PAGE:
Nivindya Sharma, a design manager from London writes, "I warm my hands on the coffee cup and peer at the man sat across from me as he attempts to say all the right things - to impress me, seduce me and render me helpless to his charms.
I study his eyes and wonder if they are the proverbial windows to the soul. I attempt imagining a future where his hands and face are a part of my every morning...and I wonder for the hundredth time why I am here.
I am on yet another ‘date’ arranged by my parents. A word of explanation – I am an Indian woman living in London, ‘of marriageable age’ and have recently discovered that my parents would like me to "get married please"!
I was initially appalled at the idea of an arranged match. In my world, I would meet the perfect man (on the bus, at a party, in a coffee shop), date him, fall in love (while he said all the right things, cared for my broken toe, etc) and one day he would pop the question, I’d accept and we’d live happily ever after - the standard Hollywood manufactured dream.
Sadly, it was not to be. So after much clashing of wills, tears and recriminations, I exhaustedly gave in just so my parents would shut up. My sneaky plan was that I would go through the routine, be completely indifferent and declare every guy my parents introduced me to to be entirely incompatible. Sooner or later they would give up and I would be free!
My non-Indian friends were aghast and questioned why I was doing it. For a long while, I had no answer – I hated the ‘Indian’ in me that wouldn’t let me break away completely from my parents, that cringed from hurting them in any way, detested the part of me that believed they had my best interests at heart.
"I realised with some horror that I liked the unpretentiousness of these ‘arranged introductions’."
But a strange thing happened. Having been on both sides of the dating fence – I realised with some horror that I liked the unpretentiousness of these ‘arranged introductions’. There is no tiptoeing around, no playing hard to get. The goal is clear, the rules are set and there is a certain comfort to be derived from the fact that you know exactly what the person across the table from you is looking for.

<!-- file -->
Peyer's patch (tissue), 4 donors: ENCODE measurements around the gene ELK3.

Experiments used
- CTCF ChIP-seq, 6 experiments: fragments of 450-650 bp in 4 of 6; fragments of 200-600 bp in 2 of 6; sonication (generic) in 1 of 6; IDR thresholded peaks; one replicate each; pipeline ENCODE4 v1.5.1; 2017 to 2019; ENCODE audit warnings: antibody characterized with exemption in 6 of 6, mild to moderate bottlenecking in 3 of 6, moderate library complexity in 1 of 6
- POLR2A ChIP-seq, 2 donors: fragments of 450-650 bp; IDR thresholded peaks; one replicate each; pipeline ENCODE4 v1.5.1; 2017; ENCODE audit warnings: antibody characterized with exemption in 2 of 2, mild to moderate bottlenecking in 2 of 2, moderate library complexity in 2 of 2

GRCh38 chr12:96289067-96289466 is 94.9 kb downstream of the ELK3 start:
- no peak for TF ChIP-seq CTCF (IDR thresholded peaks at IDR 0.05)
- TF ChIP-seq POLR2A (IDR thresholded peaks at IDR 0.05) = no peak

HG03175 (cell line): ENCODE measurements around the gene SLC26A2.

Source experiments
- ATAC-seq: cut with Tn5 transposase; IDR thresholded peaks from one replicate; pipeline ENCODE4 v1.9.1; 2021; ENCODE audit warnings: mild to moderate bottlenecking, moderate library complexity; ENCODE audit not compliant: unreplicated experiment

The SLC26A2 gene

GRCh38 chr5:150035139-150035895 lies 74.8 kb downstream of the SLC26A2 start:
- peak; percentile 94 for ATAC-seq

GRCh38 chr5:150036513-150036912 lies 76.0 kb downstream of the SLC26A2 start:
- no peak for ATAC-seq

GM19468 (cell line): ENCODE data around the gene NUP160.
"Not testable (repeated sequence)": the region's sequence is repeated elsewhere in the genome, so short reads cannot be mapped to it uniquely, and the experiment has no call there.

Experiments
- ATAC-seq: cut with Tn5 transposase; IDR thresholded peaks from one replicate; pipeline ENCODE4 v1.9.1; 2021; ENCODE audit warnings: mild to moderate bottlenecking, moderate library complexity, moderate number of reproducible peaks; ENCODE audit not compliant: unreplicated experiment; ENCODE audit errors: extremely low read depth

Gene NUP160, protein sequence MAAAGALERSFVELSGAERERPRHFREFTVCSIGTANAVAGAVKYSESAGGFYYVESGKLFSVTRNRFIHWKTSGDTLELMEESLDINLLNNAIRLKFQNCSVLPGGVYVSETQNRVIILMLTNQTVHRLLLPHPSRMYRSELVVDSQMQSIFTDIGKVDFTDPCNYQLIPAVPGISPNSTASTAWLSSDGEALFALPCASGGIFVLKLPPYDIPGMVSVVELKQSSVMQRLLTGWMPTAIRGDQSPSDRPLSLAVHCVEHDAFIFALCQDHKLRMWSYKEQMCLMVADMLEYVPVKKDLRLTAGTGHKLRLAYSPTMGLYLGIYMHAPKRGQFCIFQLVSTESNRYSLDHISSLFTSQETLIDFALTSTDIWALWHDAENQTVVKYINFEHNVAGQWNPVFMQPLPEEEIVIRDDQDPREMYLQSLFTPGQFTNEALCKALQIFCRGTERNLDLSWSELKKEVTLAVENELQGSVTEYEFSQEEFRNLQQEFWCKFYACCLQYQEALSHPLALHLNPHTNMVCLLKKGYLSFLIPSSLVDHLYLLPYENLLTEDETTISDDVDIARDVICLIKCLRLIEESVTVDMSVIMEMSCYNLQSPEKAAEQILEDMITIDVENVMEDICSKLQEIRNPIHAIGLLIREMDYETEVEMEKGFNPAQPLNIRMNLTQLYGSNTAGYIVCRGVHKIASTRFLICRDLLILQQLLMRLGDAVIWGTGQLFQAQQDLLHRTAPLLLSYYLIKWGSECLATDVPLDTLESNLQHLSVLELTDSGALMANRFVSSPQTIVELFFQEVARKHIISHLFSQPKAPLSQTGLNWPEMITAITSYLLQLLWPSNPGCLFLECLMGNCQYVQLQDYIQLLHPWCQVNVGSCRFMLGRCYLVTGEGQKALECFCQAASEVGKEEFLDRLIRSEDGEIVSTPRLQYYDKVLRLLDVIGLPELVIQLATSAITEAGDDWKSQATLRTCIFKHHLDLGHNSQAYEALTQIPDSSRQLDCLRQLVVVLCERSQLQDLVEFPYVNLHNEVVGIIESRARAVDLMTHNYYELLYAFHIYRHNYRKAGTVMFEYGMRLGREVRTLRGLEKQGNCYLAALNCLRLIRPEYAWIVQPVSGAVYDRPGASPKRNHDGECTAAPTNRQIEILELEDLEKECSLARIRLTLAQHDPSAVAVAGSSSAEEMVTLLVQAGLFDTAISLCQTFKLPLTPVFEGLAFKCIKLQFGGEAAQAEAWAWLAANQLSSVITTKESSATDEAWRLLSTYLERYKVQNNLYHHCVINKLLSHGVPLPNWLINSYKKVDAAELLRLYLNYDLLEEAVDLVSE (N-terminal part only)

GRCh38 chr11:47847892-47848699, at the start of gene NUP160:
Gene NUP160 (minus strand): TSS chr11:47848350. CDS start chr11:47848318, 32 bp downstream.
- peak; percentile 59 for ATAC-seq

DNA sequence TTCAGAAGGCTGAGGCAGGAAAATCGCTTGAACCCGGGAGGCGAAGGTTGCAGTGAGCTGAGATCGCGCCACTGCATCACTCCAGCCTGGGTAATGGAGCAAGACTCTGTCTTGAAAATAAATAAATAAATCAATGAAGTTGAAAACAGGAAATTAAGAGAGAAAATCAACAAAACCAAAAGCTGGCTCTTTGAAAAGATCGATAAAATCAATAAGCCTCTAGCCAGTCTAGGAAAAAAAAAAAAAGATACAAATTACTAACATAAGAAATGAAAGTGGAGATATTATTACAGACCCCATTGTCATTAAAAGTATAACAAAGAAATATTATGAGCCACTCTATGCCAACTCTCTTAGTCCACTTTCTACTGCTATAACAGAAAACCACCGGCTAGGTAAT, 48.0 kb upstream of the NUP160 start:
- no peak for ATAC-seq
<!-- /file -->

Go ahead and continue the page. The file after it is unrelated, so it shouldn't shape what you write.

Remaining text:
The Indian ‘arranged marriage’ has morphed along the changing values of Indian society. While there is a large percentage of Indians who accept the traditional arranged route without question, it is the young urban middle class who increasingly struggle with the dichotomy of a conventional arranged marriage and a liberal upbringing. For us it has evolved into ‘arranged introductions’ after which we are left to do as we please, the only caveat being the ticking time bomb of parental expectations.
My non-Indian friends often see it as a sign of repression and it is hard to explain to them that actually I am free to choose whomever I want. My parents have never pre-determined my future for me and while they are clearly gagging to pass on phone numbers of eligible (parent certified, nice Indian) bachelors to me, they want me to enjoy the experience, fall in love and then get married. Parents have different criteria when they look for a suitable boy - they look for stability, ambition and a well-rounded personality, whereas I look for attractiveness, passion for life and a sense of humour. The double filtering process ensures that I thankfully never really meet jerks.
While it is by no means a perfect process and definitely not for everyone, it works for me. I’ve met more interesting men this way than I managed to on my own. And that in itself is a success!
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Main picture credit: Rex Features